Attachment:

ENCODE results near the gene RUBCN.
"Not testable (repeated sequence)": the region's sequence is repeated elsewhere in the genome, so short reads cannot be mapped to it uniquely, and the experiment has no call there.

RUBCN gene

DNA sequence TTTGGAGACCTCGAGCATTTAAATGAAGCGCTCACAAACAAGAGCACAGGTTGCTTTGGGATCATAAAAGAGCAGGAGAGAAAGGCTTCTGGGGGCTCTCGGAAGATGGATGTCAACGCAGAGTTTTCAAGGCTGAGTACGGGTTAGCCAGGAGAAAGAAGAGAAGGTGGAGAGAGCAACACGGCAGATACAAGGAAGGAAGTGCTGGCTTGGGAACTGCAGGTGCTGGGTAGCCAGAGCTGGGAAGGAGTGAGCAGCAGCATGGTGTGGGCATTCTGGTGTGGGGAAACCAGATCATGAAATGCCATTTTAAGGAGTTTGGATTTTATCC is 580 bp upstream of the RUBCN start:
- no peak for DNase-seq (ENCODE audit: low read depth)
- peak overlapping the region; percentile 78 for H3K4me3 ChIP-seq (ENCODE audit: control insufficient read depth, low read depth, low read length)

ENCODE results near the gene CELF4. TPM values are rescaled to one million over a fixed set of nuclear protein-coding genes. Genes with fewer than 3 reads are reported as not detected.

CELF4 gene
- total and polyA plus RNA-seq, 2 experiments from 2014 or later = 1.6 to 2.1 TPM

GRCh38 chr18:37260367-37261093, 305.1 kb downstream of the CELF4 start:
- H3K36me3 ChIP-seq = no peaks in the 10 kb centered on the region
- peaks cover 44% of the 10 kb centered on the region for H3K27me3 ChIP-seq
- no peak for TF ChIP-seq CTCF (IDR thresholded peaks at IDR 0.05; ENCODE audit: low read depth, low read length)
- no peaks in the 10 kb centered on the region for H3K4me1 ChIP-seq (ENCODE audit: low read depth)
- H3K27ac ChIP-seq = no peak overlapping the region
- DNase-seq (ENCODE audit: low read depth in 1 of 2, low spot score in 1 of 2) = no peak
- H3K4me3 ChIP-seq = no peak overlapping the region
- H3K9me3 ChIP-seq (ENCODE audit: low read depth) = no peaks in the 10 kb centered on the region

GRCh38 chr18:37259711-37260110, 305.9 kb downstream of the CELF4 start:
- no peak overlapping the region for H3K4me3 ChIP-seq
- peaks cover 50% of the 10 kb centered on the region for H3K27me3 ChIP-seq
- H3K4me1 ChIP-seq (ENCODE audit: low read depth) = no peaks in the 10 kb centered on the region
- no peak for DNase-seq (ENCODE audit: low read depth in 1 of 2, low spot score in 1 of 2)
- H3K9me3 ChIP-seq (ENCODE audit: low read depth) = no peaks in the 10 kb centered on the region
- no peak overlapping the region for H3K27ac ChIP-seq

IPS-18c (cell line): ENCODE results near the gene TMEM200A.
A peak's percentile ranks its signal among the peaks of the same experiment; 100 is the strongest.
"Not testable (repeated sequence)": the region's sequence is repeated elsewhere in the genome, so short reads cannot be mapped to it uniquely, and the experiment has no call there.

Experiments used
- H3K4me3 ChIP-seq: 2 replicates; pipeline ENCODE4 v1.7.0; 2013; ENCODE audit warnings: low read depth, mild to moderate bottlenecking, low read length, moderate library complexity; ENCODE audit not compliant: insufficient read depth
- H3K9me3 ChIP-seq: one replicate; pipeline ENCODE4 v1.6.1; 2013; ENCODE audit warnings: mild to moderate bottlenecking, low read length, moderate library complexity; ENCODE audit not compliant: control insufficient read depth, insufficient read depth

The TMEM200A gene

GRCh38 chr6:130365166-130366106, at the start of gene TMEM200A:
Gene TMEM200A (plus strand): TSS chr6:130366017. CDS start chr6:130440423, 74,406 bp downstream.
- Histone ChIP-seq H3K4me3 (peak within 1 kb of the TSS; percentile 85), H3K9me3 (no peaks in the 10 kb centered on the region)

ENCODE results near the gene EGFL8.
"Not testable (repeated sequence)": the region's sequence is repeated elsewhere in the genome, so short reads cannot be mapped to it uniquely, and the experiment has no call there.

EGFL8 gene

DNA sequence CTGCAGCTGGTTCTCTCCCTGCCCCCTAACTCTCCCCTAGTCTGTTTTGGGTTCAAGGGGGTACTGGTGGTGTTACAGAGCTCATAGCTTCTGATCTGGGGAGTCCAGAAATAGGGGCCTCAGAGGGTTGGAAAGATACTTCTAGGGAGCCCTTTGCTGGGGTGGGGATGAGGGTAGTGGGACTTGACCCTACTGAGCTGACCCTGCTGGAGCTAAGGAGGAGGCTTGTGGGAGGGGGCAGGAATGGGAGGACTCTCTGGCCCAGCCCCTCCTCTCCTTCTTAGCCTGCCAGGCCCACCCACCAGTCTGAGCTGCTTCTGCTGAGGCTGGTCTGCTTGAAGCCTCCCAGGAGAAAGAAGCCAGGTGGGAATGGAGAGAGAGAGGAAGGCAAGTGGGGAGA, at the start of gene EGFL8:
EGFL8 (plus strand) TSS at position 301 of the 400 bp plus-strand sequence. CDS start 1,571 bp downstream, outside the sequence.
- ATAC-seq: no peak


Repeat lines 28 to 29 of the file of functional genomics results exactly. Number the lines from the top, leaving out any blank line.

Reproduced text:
"Not testable (repeated sequence)": the region's sequence is repeated elsewhere in the genome, so short reads cannot be mapped to it uniquely, and the experiment has no call there.

Experiments used